This article (maybe paywalled?) by Tufford and Newman has an useful definition of bracketing:
Bracketing is a method used in qualitative research to mitigate the potentially deleterious effects of preconceptions that may taint the research process (80).The authors go on to suggest that what researchers may choose to bracket includes, but need not be limited to "beliefs and values (Beech, 1999); thoughts and hypotheses (Starks and Trinidad, 2007); biases, (Creswell and Miller, 2000); emotions (Drew, 2004); preconceptions (Glaser, 1992); presuppositions (Crotty, 1998); and assumptions (Charmaz, 2006) about the phenomenon under study" (84).
My sense is that the idea is that when a researcher brackets, they acknowledge the role that their lived experience plays in the work that they do. So while there isn't such a thing as neutrality in qualitative research, the researcher can expose their positionality and attempt to separate lived experience from their observations.
I think a lot about how lived experiences inform our work as catalogers and I appreciate the space that bracketing gives qualitative researchers to both acknowledge their lived experiences and to separate those experiences--to the extent it is possible--from the work that they do. In much the same way that lived experience informs qualitative research in some way, lived experience informs how we catalog. And, in much the same way as there is no such thing as neutrality in qualitative research, there is no such thing as neutrality in cataloging.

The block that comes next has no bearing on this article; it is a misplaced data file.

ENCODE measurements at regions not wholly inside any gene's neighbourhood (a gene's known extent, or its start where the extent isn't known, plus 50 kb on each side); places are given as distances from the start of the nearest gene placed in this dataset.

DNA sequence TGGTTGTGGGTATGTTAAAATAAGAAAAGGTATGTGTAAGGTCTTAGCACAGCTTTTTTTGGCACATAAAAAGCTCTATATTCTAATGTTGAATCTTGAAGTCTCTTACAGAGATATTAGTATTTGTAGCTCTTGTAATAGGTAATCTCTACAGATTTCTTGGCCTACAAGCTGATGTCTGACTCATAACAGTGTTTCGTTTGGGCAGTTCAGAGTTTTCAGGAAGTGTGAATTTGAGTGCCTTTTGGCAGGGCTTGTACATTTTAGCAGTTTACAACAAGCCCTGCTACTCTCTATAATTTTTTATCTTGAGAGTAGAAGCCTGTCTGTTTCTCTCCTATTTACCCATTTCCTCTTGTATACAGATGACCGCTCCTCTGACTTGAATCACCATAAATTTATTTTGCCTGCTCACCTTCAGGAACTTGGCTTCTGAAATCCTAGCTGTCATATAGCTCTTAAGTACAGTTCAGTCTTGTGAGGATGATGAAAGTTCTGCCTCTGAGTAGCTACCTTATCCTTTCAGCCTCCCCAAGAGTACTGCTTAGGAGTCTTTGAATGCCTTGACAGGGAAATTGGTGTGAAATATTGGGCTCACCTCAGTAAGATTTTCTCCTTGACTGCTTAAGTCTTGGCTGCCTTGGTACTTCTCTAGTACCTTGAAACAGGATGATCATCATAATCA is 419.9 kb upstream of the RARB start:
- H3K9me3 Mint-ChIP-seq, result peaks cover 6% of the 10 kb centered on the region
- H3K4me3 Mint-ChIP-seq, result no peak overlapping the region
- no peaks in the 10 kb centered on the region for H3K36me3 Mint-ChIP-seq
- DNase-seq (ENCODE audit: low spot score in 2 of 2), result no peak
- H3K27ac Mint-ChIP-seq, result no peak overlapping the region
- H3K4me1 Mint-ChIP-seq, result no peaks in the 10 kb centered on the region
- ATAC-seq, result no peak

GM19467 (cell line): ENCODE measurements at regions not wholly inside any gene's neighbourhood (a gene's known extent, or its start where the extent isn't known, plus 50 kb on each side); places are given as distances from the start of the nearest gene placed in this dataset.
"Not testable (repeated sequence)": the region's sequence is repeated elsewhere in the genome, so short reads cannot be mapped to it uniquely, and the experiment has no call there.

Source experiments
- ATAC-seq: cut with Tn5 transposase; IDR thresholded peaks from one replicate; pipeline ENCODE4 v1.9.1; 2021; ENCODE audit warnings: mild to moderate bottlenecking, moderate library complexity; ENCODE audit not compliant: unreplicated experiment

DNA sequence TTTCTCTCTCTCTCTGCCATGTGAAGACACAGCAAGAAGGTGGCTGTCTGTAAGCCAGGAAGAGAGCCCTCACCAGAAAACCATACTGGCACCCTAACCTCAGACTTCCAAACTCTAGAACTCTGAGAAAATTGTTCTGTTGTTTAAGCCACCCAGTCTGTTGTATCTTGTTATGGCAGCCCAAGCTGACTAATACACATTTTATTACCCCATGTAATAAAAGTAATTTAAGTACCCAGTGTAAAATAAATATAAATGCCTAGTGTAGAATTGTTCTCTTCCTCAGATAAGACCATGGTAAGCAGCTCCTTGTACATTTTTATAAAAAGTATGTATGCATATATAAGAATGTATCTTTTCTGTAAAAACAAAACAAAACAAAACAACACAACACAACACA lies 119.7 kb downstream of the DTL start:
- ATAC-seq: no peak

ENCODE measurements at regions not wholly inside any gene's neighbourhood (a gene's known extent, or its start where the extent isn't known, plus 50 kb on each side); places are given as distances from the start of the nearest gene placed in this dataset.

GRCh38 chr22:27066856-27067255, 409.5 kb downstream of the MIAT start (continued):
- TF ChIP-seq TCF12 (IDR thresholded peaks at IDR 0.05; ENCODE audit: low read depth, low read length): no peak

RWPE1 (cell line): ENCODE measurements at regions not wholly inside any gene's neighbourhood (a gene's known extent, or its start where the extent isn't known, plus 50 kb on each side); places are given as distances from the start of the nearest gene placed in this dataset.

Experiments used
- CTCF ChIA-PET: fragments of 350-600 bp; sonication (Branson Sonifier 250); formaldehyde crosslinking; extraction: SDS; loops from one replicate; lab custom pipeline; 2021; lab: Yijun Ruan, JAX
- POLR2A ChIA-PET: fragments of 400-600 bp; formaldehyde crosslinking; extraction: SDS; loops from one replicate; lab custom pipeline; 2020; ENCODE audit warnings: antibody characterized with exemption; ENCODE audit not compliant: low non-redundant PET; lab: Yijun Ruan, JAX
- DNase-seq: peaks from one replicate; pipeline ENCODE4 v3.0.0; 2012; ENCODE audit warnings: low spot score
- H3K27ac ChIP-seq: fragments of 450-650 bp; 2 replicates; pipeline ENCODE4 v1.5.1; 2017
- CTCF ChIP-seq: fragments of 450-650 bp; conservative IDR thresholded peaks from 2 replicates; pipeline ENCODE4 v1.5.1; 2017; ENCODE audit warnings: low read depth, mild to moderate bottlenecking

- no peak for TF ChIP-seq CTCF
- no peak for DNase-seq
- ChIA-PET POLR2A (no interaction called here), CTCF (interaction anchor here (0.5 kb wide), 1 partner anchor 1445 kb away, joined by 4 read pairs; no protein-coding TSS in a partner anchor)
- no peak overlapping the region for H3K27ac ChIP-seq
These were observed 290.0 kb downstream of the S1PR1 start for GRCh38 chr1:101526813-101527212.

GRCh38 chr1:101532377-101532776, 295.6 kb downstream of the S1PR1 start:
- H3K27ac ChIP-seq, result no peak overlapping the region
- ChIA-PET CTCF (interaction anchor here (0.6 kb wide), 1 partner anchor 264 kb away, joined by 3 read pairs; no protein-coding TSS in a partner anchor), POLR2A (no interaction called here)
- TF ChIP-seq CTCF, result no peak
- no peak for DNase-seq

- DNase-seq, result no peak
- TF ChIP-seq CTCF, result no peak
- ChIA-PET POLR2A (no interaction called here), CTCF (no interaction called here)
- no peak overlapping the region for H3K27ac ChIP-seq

While it may be easier for us to make immediate connections between our lived experiences and the work we do when we are tasked with cataloging materials which challenge our worldview, those connections are always with us. As Emily Drabinski said in her talk at the ALA Midwinter President's Program regarding neutrality in libraries:
The principle of neutrality is one that asks me to leave my political opinions somewhere other than that reference desk. But the truth is, I don't even think of my opinion as political, or, even, as an opinion. I can't get rid of it. It's mine.I think we focus on the wrong thing when we suggest that catalogers should put aside their opinions or beliefs in favor of a mythical state of neutral being. I think what is more useful is for catalogers to engage in self-reflection about their values, beliefs, emotions, and biases. Bracketing doesn't say that qualitative researchers should ignore their lived experiences. In fact, it suggests the opposite--that qualitative researchers should reflect on them so that they can be separated--to the extent that it is possible--from the work being done.
Who are you and what do you believe in? Which of your identities is privileged and which is marginalized? What do you value? What do you assume about the subject matter of the item you are cataloging?
I feel like there is real value in embracing the whole self and in identifying posititionality when it comes to the work we do. If we can't separate ourselves from the things that make us us, we should acknowledge those things and the ways they inform our work.